Young carers in Scotland report being pushed further into poverty as a result of the Covid-19 pandemic, new research by University of the West of Scotland (UWS), as part of the UWS-Oxfam Partnership, has revealed.
The report, entitled ‘Young, caring and struggling to make ends meet: the worsening economic circumstances of Scotland’s young carers during Covid-19’, found that young carers’ and their families’ financial difficulties were exacerbated during the pandemic, with half of those surveyed saying they have been left with no choice but to use food banks within the last year.
The report, which seeks to provide a timely snapshot into the unique individual circumstances of young carers in Scotland, is based on interviews and a qualitative survey with young people, aged 13-17, who help to look after a family member at home.
The research suggests the financial peril facing young carers and their families has worsened during the pandemic, with some household members being made redundant, having to work fewer hours, or facing a reduction in their income due to the furlough scheme. Some family members are also putting in more hours of care to cover the lack of support services available during the pandemic.
Dr Chloe Maclean, Lecturer in Social Sciences, and Dr Nicola Hay, Associate Lecturer in Social Sciences, from UWS, co-authored the report.
Dr Maclean said: “Covid-19 has created challenges for many people; however, young carers have had a particularly difficult time. Work by organisations such as the Carers Trust has shown that young carers’ mental health has deteriorated during the pandemic, whilst their caring responsibilities have only increased. Our research demonstrates the financial challenges young carers have faced.
We don’t often think of children taking on roles which include looking after the family finances, but this study demonstrates that young carers have been forced to assess and worry about their household’s financial situation, looked for paid employment, and limit what they eat, buy, or do to help make ends meet. These are not actions that children in Scotland should have to take.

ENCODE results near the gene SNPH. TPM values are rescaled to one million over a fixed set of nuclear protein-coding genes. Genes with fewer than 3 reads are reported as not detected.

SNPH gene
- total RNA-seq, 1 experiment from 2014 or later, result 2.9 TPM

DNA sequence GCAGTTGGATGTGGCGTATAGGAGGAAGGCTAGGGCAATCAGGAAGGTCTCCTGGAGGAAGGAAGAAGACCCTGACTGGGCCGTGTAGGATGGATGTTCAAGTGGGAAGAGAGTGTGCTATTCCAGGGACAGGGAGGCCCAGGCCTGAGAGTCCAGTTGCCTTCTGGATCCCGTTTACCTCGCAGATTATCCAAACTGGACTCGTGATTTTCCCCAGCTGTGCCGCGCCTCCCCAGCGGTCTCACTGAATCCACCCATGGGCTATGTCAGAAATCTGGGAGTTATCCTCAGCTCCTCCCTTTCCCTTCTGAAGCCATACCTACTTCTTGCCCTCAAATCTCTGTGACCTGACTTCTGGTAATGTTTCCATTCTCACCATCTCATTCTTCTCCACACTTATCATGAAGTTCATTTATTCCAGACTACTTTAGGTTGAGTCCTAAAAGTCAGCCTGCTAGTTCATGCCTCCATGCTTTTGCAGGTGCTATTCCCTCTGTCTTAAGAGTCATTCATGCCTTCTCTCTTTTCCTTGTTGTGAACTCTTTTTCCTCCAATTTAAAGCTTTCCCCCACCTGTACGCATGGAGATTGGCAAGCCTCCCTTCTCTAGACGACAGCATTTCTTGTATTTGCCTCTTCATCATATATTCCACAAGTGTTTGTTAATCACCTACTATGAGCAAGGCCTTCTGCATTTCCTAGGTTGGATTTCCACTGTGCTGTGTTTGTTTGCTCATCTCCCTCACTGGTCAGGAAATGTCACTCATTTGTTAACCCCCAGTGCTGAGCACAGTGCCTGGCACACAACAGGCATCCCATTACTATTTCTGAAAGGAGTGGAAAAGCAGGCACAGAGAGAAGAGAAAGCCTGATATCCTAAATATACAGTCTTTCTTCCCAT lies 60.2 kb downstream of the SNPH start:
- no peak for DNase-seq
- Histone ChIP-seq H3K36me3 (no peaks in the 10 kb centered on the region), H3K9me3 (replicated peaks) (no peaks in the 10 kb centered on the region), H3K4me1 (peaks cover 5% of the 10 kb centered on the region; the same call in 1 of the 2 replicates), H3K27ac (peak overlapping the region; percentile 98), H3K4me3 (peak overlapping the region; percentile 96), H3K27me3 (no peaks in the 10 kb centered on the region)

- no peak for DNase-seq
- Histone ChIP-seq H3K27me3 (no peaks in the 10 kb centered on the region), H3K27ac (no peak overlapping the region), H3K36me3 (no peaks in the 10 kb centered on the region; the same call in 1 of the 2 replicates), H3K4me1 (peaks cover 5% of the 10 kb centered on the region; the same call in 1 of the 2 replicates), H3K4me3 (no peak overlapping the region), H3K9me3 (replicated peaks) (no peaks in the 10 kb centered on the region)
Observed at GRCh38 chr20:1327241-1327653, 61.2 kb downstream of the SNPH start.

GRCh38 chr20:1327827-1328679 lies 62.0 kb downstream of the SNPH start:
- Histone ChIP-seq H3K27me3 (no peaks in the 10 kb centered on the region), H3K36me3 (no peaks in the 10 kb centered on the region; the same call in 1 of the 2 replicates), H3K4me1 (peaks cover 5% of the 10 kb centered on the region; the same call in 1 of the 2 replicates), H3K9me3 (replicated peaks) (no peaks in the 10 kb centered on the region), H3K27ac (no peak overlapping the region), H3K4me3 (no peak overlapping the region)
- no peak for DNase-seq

Dr Chloe Maclean, Lecturer in Social Sciences at UWS
Some of the young carers who participated in the research report taking on extra paid work during the pandemic to address income gaps. This required balancing a combination of paid work, care work, and schoolwork.
Lou*, a 14-year-old young carer who took part in the study, said: “Sometimes we have no money to do the weekly food shopping, so you have to spend differently – you can’t get all the stuff that you want. We always have to be careful with what we spend.”
Some additional measures are in place to support those providing unpaid care in Scotland, however, the research suggests these are insufficient. The researchers make a series of recommendations to increase specific financial and other forms of support to young carers, while increasing the overall incomes of households in which someone requires care.
The UWS-Oxfam Partnership is also working with Scottish Care, One Parent Families Scotland, the Scottish Women’s Budget Group and the seven National Carer Organisations to develop a blueprint for a new National Outcome on valuing and investing in all forms of care work for inclusion within the Scottish Government’s National Performance Framework.
Jamie Livingstone, Head of Oxfam Scotland, said: “This research confirms what many carers across Scotland have known for a very long time: that there’s often an unacceptable poverty price for selflessly looking after a loved one. However, the experiences shared in this research by young carers is particularly concerning.
“If the new Scottish Government is serious about building a more caring country, then it should create a new National Outcome focused on valuing and investing in all types of care to drive measurable policy and spending action ensuring that no one – and particularly no young person – is left in poverty as a consequence of caring.”
Read the full report.